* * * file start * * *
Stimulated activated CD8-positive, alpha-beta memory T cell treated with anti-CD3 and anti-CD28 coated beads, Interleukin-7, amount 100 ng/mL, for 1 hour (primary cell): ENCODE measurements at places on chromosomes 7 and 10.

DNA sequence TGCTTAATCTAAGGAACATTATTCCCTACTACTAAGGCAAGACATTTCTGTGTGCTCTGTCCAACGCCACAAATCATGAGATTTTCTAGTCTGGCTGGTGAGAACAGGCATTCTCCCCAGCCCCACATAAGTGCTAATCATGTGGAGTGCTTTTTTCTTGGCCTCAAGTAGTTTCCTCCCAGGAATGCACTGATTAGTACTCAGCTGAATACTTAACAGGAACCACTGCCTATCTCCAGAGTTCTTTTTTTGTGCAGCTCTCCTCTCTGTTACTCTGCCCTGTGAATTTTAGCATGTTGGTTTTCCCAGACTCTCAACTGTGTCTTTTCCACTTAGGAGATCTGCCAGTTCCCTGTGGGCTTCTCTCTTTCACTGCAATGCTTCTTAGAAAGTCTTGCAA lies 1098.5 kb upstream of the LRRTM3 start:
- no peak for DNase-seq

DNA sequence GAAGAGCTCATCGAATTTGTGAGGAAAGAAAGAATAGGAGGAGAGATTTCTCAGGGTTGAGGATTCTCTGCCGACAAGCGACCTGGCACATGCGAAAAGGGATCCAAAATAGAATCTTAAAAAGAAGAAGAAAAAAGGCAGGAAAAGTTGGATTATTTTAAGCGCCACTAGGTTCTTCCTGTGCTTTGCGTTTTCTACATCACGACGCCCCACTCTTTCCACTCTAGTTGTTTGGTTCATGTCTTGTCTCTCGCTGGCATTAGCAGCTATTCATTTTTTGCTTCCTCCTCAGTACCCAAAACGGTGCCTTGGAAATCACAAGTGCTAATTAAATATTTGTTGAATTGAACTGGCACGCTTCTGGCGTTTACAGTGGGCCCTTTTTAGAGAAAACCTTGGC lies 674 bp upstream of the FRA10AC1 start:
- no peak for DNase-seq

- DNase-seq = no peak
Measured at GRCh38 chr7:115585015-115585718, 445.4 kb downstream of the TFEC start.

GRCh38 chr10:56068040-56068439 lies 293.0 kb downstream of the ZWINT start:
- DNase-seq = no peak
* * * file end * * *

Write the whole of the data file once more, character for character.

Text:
Stimulated activated CD8-positive, alpha-beta memory T cell treated with anti-CD3 and anti-CD28 coated beads, Interleukin-7, amount 100 ng/mL, for 1 hour (primary cell): ENCODE measurements at places on chromosomes 7 and 10.

DNA sequence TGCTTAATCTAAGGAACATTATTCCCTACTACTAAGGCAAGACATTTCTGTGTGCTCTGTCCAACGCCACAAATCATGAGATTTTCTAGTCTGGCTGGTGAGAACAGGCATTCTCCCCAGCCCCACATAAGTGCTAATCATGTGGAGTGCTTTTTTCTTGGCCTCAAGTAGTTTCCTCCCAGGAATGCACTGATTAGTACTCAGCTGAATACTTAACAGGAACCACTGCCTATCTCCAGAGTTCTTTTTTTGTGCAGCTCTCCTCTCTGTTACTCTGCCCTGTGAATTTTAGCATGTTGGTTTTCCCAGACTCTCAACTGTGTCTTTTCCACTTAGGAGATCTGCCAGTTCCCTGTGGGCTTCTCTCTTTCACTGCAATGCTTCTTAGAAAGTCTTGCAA lies 1098.5 kb upstream of the LRRTM3 start:
- no peak for DNase-seq

DNA sequence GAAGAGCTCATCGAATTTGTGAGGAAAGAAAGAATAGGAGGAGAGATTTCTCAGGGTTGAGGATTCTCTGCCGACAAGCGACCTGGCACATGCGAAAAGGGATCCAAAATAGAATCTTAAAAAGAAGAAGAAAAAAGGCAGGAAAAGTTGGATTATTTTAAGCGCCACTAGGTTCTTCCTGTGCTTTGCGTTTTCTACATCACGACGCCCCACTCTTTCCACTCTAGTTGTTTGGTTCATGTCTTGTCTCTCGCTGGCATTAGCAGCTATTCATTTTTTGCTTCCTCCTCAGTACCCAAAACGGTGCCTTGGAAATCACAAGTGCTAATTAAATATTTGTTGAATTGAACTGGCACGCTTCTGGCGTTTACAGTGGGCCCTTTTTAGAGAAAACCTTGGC lies 674 bp upstream of the FRA10AC1 start:
- no peak for DNase-seq

- DNase-seq = no peak
Measured at GRCh38 chr7:115585015-115585718, 445.4 kb downstream of the TFEC start.

GRCh38 chr10:56068040-56068439 lies 293.0 kb downstream of the ZWINT start:
- DNase-seq = no peak